Ottoman History

Ottoman History

Ottoman History

The Horizon of Katip Celebi’s Thought

The article of Professor Dr. Bekir Karliga on the horizon of Katip Çelebi's thought is a tremendous analysis of the reformist efforts deployed by the renowned 17th-century Ottoman scholar Katip Çelebi Mustafa bin Abdallah, known as Haji Khalifa. Striving to show the acute consciousness Katip Çelebi had of the intellectual stagnation that was occuring in the Islamic world, in comparison with the earlier centuries of Islamic civilisation and with the then ongoing growth of science in Europe, the author depicts a faithful picture of Katip Çelebi's warning to his contemporaries. Four centuries later the alert that Katip Celebi sounded still holds good.

1. The historical context

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About Şehzade Mustafa Muhlisi, Şehzade

Şehzade Mustafa Muhlisi (Turkish pronunciation: [ʃehzaːˈde mustaˈfa muhliˈsi]) (1515, Manisa – October 6, 1553, Konya), was the prince of Manisa from 1533 to 1541 and the prince of Amasya from 1541 to 1553. He was Suleiman the Magnificent's first-born son by Mahidevran Sultan. Şehzade Mustafa was the heir apparent to the Ottoman throne and a very popular prince among the people of Anatolia. He had one sister, Raziye Sultan, from her mother's side.
• 1 Life
• 2 Execution
• 3 After the execution
• 4 Marriages and issue
• 5 Depictions in literature and popular culture
• 6 References

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Selim II

Selim II (Ottoman Turkish: سليم ثانى Selīm-i sānī, Turkish:II.Selim; 28 May 1524 – 12 December/15 December 1574), also known as "Selim the Sot(Mest)" in west and as "Sarı Selim" (Selim the Blond) in east, was theSultan of the Ottoman Empire from 1566 until his death in 1574. He was a son of Suleiman the Magnificent and Haseki Hürrem Sultan. Selim had been an unlikely candidate for the throne until his brother Mehmed died of smallpox, his half-brother Mustafa was strangled to death by the order of his father, and his brother Bayezid was killed in a coordinated effort between him and his father.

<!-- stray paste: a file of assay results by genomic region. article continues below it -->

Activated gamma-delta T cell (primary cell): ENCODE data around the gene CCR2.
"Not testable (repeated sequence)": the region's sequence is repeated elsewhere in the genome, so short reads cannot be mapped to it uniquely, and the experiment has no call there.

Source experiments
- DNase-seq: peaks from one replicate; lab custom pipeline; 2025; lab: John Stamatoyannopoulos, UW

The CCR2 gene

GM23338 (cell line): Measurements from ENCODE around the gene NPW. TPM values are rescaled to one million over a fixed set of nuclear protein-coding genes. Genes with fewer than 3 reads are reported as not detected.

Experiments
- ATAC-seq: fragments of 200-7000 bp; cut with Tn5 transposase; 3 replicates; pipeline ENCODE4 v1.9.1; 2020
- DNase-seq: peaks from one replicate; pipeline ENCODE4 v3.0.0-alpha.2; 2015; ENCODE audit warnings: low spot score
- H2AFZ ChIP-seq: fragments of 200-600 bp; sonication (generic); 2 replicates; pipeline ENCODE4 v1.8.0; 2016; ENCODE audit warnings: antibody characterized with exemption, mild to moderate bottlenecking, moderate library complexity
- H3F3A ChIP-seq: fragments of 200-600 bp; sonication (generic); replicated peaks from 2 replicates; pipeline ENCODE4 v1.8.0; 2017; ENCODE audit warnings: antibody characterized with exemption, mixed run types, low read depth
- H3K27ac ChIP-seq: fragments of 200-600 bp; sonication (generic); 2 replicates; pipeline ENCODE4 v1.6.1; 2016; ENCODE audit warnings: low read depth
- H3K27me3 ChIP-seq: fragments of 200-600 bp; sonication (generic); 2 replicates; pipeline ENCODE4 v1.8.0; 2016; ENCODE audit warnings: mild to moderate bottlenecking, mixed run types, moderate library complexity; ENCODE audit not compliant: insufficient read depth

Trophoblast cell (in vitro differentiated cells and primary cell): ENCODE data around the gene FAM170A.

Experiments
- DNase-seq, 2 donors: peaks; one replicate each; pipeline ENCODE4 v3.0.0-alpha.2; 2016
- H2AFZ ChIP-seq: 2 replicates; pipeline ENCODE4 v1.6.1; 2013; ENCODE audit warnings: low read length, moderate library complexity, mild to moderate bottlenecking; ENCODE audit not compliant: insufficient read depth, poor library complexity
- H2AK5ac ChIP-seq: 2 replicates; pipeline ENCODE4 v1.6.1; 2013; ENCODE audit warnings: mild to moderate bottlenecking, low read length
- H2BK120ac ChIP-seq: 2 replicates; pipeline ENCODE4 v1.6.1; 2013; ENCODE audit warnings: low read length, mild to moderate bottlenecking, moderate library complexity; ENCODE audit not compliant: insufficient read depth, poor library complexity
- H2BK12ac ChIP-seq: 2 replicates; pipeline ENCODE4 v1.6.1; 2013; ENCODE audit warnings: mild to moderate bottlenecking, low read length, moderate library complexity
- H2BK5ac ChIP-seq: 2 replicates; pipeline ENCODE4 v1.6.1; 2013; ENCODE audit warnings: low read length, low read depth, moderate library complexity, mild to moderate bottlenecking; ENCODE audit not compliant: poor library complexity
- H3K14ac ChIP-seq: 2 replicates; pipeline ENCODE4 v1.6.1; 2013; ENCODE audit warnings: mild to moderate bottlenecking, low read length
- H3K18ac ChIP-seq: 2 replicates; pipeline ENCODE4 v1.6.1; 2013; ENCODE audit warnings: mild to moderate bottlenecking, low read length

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Western Front (World War I)

The Western Front was the main theatre of war during World War I. Following the outbreak of war in August 1914, the German Army opened the Western Front by invading Luxembourg and Belgium, then gaining military control of important industrial regions in France. The tide of the advance was dramatically turned with the Battle of the Marne. Following the race to the sea, both sides dug in along a meandering line of fortified trenches, stretching from the North Sea to the Swiss frontier with France. This line remained essentially unchanged for most of the war.

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Sami Frashëri

Sami Frashëri (Turkish: Şemseddin Sami, June 1, 1850 – June 18, 1904) was an Albanian writer, philosopher, playwright and a prominent figure of the Rilindja Kombëtare, the National Renaissance movement of Albania, together with his two brothers Abdyl andNaim. He accepted and supported the Turkish nationalism and laicism[1] and had close relationships with Turkish nationalist intellectuals such as Veled Chelebi (İzbudak) and Nedjib 'Asim (Yazıksız).[2]

Frashëri was one of the sons of an impoverished Bey from Frashër (Fraşer during the Ottoman rule) in the District of Përmet. He gained a place in Ottoman literature as a talented author under the name of Şemseddin Sami Efendi and contributed to the Ottoman Turkish language reforms.

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Selim I